Criminal justice reform transcends party

A better America is made by seeing the opportunity in people.
The Fulton County Jail in Atlanta. (Hyosub Shin/ Atlanta Journal-Constitution)

Credit: TNS

Credit: TNS

The Fulton County Jail in Atlanta. (Hyosub Shin/ Atlanta Journal-Constitution)

Our country, like any entity, is a tapestry woven from both triumphs and failures, marked by periods of greatness and shadows of injustice. Has America ever been great? Without question, notwithstanding the cruel history of racism. But it’s our time to abandon the belief that political leanings tell you everything you need to know about someone. This tension is hindering our ability to unite as a collective force and address the pressing issues we face, particularly the need for reform in our criminal justice system.

Second Chance Month is more than about adjusting our legal framework. It’s a profound statement about who we value as a society and how we manifest that value through action. It’s a call to action that resonates deeply, stirring the soul of those who envision a brighter future, one defined not by our past missteps but by our potential for growth and redemption.

The criminal justice system might as well be Mars to those who have not experienced it. The farther you are from a problem, the simpler it looks. I have experienced both: incarceration and freedom. I was charged with armed robbery, aggravated assault and burglary and pled out to a sentence of 10 years, serve two, in 2006. Yet, today I serve as a prosecutor in Fulton County, thanks to the Fulton County Solicitor General, Keith E. Gammage — a black male Democrat — who, through restorative justice, made me what I believe to be the first prosecutor in American history with this unique experience.

James White III

Credit: handout

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Credit: handout

By 2012, I embarked on a college journey that led to a bachelor’s degree and no further arrests. South Carolina Attorney General, Alan Wilson — a white, male Republican — gave me my initial break. When I shared my story of incarceration and pursuit of education, he said, “James, you had me at convicted felon.” My subsequent internship on Capitol Hill as a law clerk for U.S. Sen. James Lankford opened new doors as well. I walked the hallowed halls of Congress, forming relationships that would astonish many, given my journey from the housing projects to the penitentiary to a position of influence.

This journey, though personal, underscores a universal truth: Our destinies are often forged by the champions who believe in us when we struggle to believe in ourselves. Former Georgia Gov. Nathan Deal made criminal justice reform a priority. When complaints arose that it was not a Republican issue, Deal said, “No, it might not be. But it ought to be. And it’s the right thing to do.”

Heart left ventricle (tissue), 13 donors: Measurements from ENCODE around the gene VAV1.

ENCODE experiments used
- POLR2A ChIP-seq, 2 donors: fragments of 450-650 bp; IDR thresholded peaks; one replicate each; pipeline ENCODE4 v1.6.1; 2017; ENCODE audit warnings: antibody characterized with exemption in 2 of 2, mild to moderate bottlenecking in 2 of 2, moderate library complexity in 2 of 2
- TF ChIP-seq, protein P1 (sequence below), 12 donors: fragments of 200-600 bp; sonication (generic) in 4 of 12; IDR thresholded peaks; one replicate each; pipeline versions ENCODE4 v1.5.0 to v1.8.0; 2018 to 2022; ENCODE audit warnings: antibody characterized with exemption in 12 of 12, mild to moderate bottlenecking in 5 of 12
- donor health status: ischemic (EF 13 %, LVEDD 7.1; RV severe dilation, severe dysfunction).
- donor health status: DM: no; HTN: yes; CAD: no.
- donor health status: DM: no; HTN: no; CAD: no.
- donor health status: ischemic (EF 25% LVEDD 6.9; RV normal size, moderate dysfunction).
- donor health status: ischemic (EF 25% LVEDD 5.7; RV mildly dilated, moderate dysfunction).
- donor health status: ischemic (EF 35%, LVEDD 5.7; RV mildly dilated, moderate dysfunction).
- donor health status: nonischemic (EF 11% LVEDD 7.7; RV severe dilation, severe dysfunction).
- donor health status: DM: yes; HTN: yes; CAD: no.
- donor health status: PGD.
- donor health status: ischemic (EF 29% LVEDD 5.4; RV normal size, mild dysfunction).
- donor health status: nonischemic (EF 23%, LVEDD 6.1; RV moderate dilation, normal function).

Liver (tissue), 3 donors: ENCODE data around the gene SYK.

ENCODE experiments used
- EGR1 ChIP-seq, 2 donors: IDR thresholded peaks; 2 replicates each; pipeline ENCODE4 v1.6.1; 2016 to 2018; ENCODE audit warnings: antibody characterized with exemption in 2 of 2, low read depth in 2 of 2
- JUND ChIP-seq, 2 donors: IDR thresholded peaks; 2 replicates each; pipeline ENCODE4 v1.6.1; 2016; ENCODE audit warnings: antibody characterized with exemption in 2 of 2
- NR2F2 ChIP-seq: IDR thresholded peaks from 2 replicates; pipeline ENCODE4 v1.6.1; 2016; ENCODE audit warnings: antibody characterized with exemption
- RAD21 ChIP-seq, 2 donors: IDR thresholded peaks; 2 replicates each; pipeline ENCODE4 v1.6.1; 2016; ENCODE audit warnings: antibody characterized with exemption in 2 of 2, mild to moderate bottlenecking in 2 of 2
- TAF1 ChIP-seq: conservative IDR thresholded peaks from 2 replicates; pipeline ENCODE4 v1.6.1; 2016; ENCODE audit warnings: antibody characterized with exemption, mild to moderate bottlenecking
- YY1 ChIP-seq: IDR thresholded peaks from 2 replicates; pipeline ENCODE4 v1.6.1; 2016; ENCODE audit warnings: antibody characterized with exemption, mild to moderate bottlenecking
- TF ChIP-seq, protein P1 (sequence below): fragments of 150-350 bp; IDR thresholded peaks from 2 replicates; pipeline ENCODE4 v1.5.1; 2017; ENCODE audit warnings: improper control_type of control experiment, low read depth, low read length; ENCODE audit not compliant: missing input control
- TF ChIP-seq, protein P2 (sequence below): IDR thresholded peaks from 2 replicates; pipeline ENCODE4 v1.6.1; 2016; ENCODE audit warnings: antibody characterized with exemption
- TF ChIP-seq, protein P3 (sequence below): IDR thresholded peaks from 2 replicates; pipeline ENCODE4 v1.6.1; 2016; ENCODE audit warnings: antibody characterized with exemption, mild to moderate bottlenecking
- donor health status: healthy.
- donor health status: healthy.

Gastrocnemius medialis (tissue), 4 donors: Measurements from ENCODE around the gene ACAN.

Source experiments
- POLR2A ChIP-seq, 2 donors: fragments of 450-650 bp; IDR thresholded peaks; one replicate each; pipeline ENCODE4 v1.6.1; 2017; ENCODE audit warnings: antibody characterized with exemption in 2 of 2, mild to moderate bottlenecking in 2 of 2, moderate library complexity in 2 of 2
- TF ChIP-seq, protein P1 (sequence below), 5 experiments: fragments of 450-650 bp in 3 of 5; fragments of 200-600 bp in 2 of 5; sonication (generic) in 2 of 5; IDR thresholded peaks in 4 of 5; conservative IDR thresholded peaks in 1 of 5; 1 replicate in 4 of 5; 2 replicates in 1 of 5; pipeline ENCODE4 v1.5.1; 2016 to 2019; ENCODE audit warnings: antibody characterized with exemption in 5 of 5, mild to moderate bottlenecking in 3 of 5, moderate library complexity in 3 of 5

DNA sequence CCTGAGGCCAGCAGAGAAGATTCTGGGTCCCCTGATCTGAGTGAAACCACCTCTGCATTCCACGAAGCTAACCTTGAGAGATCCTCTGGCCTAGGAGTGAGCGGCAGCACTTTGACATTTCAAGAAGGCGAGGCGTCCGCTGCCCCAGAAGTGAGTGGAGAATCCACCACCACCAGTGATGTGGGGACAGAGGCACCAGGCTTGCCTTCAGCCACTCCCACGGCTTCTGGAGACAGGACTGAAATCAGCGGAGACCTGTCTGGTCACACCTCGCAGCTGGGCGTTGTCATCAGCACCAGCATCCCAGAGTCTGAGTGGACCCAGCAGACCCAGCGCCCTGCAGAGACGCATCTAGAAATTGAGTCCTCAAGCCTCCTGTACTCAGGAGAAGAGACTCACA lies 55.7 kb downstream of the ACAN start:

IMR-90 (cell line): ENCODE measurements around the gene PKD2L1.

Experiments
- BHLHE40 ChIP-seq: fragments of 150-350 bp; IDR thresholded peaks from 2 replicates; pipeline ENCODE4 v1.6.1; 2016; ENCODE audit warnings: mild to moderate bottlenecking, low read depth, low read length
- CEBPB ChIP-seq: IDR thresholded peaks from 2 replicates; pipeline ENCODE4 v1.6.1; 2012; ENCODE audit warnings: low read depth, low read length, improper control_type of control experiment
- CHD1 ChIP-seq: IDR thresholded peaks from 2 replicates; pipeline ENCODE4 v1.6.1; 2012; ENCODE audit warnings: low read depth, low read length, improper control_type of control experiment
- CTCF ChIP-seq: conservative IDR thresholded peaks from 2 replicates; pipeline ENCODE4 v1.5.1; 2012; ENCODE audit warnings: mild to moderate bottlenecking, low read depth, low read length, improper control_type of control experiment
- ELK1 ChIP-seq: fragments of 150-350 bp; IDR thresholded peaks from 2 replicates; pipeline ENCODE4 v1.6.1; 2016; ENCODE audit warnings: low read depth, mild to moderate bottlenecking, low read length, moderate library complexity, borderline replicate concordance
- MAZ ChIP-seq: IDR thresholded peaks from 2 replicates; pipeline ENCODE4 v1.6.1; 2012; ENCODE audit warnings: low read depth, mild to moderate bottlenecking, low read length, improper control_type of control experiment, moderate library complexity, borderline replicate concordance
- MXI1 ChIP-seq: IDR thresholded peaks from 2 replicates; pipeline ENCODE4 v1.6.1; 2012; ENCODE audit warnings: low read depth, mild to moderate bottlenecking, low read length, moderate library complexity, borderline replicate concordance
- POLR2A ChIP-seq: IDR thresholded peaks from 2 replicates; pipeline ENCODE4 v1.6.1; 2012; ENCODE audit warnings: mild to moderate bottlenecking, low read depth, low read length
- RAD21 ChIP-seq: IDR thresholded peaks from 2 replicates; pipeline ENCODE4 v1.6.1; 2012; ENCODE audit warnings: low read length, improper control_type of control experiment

It’s an American issue that we must navigate, not solely through incarceration but also through rehabilitation and integration. They are key because most incarcerated people have a release date.

Gov. Brian P. Kemp recently signed Senate Bill 44, a crucial step in combating gang violence. This bill introduced a new offense for recruiting minors into gangs, which I fully support. However, I have reservations about the establishment of mandatory minimum sentences for all gang-related offenses. Mandatory sentencing deprives judges of the flexibility to consider the unique circumstances of each case or the potential for rehabilitation. Before Deal’s reform efforts, mandatory minimums proved ineffective and resulted in crowded jails, as is evident in the current state of the Fulton County Jail. Rather than direct money from public safety essentials to the Department of Corrections, it would be more beneficial to invest in early-childhood education.

Early-childhood programs have long-term economic benefits, including reduced costs in remedial education, social welfare and the criminal justice system. Children who participate in these programs are more likely to complete higher levels of education, leading to better job opportunities and higher earning potential. By prioritizing early-childhood investment, we can save taxpayers’ money, reduce reliance on prisons and improve public safety by not diverting resources from other critical public safety needs.

I urge not only the legislators and governor but also policymakers across the nation to prioritize the future of children raised in the shadows of systemic barriers. Let’s commit to policies that shatter those barriers, propel education and advancement while stirring the belief that they, too, can contribute to a greater America.

James White III is an assistant solicitor general in the Office of the Fulton County Solicitor General Keith E. Gammage.